Here’s everything I can remember about Aaron and Candy Spelling:
Beginning in 1976, film and television producer Aaron Spelling had a string of hits. He created the “The Mod Squad,” “Charlie’s Angels,” and “Beverly Hills 90210.” Mega-successful but a Mama’s boy, Spelling promised his mother he would never get on a plane. He never got on a plane.
Candy Spelling was Aaron’s second wife. She lived with him in a 123-room house in Holmby Hills, LA called “The Manor.” Candy never took a plane trip with Aaron but she did have a special room in The Manor for gift-wrapping.
The Spelling’s had two children: Tori Spelling, who was cut out of her father’s will, had to became a “reality” tv star to make money. Her brother Randy Spelling, the good child, received his inheritance but since he can’t wear a string bikini while pregnant (and isn’t broke), he does not have a “reality” tv show.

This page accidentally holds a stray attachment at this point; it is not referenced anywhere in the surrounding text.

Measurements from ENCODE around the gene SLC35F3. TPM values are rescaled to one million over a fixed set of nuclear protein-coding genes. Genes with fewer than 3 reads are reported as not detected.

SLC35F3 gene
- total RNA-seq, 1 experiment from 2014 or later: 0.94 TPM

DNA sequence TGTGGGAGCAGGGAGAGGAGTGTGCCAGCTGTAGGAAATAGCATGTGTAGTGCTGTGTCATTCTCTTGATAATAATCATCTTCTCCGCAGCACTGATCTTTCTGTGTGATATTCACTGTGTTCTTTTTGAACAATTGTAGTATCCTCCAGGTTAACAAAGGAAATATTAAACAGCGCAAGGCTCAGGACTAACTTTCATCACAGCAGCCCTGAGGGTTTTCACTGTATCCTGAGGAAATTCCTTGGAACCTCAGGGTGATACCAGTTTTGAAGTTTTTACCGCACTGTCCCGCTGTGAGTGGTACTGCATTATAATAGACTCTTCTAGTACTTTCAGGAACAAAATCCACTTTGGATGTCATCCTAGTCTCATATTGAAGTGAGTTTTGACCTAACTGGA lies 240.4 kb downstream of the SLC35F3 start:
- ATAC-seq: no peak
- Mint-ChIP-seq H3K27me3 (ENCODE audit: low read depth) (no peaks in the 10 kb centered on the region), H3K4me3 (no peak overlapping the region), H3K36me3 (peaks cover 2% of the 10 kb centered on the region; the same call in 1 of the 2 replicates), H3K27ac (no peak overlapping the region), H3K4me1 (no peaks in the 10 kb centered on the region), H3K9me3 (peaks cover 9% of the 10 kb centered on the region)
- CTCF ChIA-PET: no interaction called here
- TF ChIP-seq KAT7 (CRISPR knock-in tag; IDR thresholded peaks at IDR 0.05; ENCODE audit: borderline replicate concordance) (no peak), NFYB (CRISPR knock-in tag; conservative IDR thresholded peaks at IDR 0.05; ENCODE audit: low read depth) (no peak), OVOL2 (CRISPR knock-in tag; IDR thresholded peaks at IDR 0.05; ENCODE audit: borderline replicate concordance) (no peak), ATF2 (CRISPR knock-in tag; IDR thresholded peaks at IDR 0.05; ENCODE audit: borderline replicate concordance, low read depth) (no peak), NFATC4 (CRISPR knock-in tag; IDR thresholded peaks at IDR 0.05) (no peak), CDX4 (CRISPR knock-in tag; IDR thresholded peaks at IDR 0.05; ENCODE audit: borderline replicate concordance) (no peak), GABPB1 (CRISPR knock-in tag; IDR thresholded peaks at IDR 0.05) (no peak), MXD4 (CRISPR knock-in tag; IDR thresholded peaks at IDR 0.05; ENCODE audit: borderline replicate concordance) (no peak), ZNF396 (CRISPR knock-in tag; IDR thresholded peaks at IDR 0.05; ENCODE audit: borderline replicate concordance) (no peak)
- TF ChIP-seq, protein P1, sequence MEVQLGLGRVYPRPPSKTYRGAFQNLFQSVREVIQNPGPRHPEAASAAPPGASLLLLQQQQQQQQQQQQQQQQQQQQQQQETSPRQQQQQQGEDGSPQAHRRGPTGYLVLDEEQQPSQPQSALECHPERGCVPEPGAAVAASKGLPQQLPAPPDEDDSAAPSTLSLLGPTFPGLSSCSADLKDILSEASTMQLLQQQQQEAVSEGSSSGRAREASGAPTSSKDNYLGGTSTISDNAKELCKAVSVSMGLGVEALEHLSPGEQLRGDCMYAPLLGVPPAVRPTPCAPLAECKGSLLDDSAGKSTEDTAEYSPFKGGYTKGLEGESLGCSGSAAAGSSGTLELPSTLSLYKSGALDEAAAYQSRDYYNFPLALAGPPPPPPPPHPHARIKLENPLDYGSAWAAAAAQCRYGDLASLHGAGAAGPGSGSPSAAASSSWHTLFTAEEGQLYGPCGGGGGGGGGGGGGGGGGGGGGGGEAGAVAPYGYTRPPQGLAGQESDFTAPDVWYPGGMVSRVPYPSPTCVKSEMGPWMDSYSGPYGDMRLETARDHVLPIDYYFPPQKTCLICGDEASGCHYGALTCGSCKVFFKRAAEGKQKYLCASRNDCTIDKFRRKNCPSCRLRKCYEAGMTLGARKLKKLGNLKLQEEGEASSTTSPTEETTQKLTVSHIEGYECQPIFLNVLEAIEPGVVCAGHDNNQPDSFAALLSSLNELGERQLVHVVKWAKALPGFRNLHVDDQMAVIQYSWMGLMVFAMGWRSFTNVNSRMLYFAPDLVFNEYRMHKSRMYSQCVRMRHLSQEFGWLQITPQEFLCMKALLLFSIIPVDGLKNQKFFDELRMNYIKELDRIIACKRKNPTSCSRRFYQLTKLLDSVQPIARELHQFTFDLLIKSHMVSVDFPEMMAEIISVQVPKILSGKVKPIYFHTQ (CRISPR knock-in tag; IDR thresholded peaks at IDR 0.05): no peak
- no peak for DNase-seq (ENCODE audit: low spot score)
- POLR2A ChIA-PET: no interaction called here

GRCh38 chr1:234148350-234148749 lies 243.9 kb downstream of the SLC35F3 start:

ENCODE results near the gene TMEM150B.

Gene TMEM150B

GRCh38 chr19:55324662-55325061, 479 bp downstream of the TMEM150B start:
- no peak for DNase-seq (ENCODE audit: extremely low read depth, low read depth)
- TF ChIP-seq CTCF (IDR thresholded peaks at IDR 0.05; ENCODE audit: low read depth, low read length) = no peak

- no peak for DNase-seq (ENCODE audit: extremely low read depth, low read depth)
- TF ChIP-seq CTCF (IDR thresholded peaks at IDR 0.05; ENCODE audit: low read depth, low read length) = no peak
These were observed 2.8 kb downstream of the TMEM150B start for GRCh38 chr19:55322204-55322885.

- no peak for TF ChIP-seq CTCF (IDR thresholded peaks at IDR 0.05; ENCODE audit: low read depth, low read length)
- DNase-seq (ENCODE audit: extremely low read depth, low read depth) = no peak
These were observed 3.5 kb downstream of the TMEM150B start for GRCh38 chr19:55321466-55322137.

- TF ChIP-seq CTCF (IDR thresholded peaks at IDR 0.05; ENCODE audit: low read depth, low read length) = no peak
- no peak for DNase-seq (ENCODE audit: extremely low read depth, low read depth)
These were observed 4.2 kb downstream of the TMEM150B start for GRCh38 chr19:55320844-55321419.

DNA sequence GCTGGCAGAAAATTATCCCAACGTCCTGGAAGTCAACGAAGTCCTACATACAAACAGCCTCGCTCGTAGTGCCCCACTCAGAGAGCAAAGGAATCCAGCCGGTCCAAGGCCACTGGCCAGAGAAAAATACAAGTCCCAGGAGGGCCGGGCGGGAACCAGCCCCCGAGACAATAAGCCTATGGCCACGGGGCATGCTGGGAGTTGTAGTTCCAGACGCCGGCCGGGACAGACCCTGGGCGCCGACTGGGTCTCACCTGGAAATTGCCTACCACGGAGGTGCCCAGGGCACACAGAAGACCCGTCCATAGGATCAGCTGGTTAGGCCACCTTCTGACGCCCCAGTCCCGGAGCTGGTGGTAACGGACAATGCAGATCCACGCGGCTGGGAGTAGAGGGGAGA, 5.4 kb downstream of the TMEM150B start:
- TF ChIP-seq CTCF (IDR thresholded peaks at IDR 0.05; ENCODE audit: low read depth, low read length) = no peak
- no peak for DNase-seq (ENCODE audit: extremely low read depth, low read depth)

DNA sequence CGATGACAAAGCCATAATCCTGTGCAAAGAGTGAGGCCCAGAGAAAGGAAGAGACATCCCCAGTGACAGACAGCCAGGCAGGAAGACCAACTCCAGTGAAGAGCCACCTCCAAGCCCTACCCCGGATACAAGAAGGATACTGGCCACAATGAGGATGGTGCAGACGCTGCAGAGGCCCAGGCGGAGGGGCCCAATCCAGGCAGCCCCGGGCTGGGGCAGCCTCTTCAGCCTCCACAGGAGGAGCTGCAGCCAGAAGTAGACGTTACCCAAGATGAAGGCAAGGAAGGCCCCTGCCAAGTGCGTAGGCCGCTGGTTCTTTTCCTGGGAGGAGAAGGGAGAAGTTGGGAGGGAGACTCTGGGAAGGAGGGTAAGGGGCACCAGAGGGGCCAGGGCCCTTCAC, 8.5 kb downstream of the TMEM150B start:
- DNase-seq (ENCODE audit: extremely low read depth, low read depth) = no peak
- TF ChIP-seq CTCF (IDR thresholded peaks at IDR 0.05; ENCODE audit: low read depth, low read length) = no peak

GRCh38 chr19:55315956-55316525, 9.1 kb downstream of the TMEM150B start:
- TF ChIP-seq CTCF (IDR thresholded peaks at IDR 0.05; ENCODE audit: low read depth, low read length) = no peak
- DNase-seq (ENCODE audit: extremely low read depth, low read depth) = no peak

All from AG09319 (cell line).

When the Spelling children were young and took a walk on the beach, the Spelling butler walked a few feet ahead of them. His job was to remove any broken shells that would injure the privileged feet of the Spelling children.
I remember reading the story about the butler years ago and laughing at its idiocy. I’m not laughing now.
Stepping on a broken shell is a wonderful metaphor for the risk-averse. Many of us are so afraid of a little pain we walk too gingerly. We’re overly-fearful. Though we know no one has ever died from stepping on a broken shell, we go out of our way to step cautiously, afraid we’ll bloody our delicate feet or worse…our sterling reputations.
The best companies in the world encourage people to screw up because it’s in the screw up that great ideas are born. The most creative people in the world don’t worry about a pinprick of pain. It’s imagination, desire, and confidence that drive them to do big things.
Johann Wolfgang von Goethe is Germany’s Shakespeare. His most famous quotation is for the broken seashell-averse to live by: “Whatever you can do or dream you can, begin it. Boldness has genius, power, and magic in it.”
Too bad the Spellings didn’t read Goethe. They might have sent the butler back to The Manor to wrap a few gifts.